5 comments:

crystal said...

Nice painting!

I remember that "subsists in" argument. Think I posted something about it back then.

I think Leo Boff isn't so much arrogant (at least in the part you posted) as maybe trying to keep the more casual relationship he'd previously had with Benedict - he was his student?

Anyway, I think he's right :)

shera10 said...

"What has become of our hierarchy?

This: http://www.catholicsforministry.com.au/news/the-pictures-tell-you-everything/

and this:
Pope Benedict XVI has promoted bishop of Linz a pastor who called Hurricane Katrina divine punishment for sin in New Orleans.

http://news.yahoo.com/s/ap/20090201/ap_on_re_eu/eu_austria_new_orleans_bishop

very sobering

cowboyangel said...

Interesting. One could do a screenplay on that whole meeting.

Have you read Church, Charism and Power?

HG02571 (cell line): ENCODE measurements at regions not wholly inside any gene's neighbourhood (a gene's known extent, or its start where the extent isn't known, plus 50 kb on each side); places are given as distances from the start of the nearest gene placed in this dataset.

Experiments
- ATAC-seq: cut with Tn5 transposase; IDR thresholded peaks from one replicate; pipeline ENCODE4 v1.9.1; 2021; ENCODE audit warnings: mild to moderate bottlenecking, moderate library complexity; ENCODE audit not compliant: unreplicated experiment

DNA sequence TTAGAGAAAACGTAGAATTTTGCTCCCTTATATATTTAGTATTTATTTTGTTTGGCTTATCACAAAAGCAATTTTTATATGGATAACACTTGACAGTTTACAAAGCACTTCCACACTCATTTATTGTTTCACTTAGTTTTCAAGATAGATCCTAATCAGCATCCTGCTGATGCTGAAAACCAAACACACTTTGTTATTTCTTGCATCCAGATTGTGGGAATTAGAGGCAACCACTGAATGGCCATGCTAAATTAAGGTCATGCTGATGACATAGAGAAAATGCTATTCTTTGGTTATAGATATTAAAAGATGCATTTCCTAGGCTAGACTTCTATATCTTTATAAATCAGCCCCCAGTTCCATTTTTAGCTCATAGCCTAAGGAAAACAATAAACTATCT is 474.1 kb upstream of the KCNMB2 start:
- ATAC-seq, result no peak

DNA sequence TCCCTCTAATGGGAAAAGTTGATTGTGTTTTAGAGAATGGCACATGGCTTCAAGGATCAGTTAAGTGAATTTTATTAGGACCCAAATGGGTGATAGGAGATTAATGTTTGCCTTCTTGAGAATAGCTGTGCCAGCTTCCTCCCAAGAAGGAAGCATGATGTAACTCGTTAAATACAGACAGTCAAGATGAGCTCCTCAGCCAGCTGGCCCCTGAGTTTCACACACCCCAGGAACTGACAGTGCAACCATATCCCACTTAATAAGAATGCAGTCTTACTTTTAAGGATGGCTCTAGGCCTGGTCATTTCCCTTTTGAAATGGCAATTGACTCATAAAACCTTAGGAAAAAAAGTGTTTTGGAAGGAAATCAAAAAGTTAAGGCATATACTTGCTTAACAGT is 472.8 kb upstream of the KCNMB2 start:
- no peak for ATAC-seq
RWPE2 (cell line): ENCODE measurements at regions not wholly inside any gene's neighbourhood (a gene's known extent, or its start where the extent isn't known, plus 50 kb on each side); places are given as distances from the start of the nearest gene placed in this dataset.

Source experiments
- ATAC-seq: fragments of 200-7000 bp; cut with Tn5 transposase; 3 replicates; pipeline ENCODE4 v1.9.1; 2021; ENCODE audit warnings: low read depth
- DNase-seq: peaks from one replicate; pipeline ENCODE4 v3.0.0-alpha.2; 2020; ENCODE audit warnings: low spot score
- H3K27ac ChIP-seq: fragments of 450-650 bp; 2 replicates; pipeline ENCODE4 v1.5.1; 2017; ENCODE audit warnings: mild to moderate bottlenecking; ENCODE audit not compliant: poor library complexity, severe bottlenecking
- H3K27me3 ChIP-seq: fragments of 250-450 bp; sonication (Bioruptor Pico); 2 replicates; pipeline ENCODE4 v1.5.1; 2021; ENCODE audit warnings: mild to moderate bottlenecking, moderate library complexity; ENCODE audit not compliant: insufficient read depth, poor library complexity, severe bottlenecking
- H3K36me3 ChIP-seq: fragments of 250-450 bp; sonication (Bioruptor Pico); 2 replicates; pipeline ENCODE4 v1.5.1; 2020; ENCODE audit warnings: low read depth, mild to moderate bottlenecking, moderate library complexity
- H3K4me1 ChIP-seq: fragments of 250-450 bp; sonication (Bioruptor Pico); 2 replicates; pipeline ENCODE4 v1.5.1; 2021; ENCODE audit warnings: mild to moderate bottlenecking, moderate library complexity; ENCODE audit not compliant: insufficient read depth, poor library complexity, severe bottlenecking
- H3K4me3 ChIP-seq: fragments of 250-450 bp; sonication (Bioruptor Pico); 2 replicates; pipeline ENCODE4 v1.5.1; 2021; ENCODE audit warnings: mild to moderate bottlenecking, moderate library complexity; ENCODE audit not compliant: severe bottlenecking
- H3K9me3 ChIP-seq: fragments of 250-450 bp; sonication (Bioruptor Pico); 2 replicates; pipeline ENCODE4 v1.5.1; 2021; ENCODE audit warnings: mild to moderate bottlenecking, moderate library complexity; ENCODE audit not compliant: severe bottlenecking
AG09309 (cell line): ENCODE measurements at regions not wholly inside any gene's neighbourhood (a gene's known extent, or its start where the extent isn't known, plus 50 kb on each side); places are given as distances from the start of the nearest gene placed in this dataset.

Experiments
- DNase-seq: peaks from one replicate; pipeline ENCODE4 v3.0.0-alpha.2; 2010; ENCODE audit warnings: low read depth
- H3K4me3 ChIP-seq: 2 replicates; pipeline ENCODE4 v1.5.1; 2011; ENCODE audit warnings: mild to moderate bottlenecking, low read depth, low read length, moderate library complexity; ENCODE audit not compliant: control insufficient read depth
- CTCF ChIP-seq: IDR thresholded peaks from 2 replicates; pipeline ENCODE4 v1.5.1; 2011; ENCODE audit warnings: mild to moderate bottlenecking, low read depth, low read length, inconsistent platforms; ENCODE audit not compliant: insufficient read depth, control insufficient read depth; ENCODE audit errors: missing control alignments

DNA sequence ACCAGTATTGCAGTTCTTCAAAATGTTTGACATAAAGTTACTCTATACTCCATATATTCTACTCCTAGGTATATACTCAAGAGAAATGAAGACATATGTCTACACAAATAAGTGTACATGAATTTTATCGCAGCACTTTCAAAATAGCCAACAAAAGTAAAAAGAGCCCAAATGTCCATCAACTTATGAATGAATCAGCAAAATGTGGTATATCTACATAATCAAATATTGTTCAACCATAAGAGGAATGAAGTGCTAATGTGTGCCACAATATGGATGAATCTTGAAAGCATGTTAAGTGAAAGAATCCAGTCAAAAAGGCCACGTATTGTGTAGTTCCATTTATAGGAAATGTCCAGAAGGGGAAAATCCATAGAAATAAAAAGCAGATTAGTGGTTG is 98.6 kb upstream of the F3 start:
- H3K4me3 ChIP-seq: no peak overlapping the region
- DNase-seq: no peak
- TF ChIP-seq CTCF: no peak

Liam said...

I think one of the great problems with JPII was his propensity to elevate conservative-minded yes-men bureaucrats to the hierarchy. Our episcopate is not very inspiring.

Jeff said...

Crtsal,

I know what you mean, but I did think the reference to collecting autographs on his book was a bit egotistical, :)

Cristina,

A cappa magna!? Good grief! Poor Toledo, I love that city. Is that who they've had to put up with?

Yes, I heard about Wagner in Austria too. What's the next thing, bringing in the Traditional Anglican Communion as a personal prelature? That's the latest rumor.

William,

I have not read it, but I intend to.

Liam,

I think it may be worse than a lot of us thought previously.